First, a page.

Organisms that make their own food classify as autotrophs, and include many types of plants, bacteria and fungi. These organisms live on land and in water, and use light, water, carbon dioxide or other chemicals to make their food.
Autotrophs also go by the name of "producers," and include most species of plants, which rely on sunlight for food production. These plants perform photosynthesis, which turns light from the sun into usable energy. Plants first absorb sunlight, then use the energy to create glucose, which forms when plants combine water and soil with sunlight. Glucose, a type of sugar, gives plants energy and helps them make cellulose, which enables building and reparation of cell walls. Plants with green leaves, including evergreens, conifers and small flowering herbs, perform photosynthesis to make food, as do phytoplankton, various species of algae and certain bacteria.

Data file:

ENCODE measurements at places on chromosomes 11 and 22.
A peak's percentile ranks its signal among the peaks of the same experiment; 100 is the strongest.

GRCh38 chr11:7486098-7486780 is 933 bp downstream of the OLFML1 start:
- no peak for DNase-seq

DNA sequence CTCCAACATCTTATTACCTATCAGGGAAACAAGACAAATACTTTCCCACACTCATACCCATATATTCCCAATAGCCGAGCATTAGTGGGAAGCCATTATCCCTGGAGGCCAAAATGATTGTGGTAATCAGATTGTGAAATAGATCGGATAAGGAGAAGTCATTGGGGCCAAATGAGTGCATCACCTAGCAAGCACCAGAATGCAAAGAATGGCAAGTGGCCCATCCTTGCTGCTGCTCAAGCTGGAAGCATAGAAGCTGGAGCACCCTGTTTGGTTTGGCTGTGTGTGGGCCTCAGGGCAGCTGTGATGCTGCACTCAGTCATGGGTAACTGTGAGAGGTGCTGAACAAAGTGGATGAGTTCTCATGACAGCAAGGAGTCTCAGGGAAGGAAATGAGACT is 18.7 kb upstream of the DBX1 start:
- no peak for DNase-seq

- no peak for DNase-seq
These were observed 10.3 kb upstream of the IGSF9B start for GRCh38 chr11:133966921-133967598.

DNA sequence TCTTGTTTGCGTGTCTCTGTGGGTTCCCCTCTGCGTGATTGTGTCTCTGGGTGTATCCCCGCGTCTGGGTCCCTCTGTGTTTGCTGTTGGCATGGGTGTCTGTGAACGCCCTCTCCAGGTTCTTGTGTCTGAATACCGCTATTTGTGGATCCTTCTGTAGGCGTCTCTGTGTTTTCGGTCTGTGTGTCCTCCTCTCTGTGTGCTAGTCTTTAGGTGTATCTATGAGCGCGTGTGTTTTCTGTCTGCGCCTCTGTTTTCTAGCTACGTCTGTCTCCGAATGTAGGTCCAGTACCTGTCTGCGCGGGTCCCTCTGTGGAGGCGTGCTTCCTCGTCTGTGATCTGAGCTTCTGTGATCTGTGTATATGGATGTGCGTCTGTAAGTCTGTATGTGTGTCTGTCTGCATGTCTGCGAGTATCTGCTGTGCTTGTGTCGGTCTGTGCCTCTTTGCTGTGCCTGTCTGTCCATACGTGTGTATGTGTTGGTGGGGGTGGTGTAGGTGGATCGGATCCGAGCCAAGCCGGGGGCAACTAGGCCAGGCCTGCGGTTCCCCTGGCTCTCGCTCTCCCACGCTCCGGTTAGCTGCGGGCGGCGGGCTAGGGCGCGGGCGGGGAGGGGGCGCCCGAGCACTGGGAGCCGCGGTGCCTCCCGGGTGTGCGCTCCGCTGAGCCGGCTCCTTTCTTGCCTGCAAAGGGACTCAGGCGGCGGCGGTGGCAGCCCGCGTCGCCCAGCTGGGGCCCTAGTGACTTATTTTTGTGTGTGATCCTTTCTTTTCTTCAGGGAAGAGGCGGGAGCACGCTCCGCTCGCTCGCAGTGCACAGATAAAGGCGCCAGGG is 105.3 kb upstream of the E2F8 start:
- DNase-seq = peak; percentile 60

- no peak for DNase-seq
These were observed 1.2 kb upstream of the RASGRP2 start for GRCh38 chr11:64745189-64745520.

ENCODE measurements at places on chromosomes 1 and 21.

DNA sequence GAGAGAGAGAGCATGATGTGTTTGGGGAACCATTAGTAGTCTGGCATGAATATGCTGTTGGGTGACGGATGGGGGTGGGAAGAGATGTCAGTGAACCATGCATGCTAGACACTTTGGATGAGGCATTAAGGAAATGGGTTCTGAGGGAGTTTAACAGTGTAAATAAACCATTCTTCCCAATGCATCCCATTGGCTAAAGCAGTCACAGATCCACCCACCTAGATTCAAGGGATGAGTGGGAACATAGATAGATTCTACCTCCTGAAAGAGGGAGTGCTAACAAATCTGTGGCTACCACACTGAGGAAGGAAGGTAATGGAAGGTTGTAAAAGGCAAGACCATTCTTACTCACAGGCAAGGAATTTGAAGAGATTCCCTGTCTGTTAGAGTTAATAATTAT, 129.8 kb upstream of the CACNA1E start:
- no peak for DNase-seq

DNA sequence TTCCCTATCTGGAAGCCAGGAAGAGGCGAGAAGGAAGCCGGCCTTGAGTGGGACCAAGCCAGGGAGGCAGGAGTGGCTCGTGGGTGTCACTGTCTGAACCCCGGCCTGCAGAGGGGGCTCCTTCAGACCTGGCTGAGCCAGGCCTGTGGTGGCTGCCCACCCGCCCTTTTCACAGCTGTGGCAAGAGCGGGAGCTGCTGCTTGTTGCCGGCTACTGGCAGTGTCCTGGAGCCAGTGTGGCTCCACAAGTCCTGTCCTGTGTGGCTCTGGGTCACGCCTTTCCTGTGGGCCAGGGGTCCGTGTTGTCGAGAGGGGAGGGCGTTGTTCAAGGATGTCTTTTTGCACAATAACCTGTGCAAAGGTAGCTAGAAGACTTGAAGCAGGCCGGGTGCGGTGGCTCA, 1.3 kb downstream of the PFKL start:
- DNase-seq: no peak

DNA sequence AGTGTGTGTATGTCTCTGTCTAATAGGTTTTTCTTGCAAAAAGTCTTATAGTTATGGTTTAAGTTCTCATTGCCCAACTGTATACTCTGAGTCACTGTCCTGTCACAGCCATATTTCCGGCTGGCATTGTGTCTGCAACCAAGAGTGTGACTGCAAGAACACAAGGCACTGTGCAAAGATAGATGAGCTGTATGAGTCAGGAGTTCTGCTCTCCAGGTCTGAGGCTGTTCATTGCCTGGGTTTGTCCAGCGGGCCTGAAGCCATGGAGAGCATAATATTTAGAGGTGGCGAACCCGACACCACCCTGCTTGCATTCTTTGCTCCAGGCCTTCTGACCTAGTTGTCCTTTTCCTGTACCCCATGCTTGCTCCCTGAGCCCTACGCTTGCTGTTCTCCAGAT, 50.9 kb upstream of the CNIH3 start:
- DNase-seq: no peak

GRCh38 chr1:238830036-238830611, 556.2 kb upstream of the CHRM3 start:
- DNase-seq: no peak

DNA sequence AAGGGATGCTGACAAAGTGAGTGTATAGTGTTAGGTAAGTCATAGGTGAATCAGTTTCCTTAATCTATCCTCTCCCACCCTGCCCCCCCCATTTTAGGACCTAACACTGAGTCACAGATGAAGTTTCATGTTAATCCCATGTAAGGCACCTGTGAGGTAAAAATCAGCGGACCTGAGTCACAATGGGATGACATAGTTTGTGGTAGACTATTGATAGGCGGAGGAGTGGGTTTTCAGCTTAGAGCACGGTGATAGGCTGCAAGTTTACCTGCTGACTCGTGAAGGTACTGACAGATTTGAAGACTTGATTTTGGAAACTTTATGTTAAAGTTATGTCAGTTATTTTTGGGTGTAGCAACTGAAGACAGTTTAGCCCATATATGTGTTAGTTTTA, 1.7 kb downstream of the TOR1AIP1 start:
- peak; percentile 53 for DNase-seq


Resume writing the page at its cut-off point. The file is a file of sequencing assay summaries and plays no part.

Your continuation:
Some organisms make food through the process of chemosynthesis. This action does not require sunlight for food production. Instead, plants make food using several chemical reactions, such as the combination of oxygen and methane or hydrogen sulfide. Plants using chemosynthesis live in harsh environments like lava flows and volcanoes, where requisite chemicals abound.
A small and rare group of fungi, called radiotrophs, produce food using bands of high-frequency radioactive waves.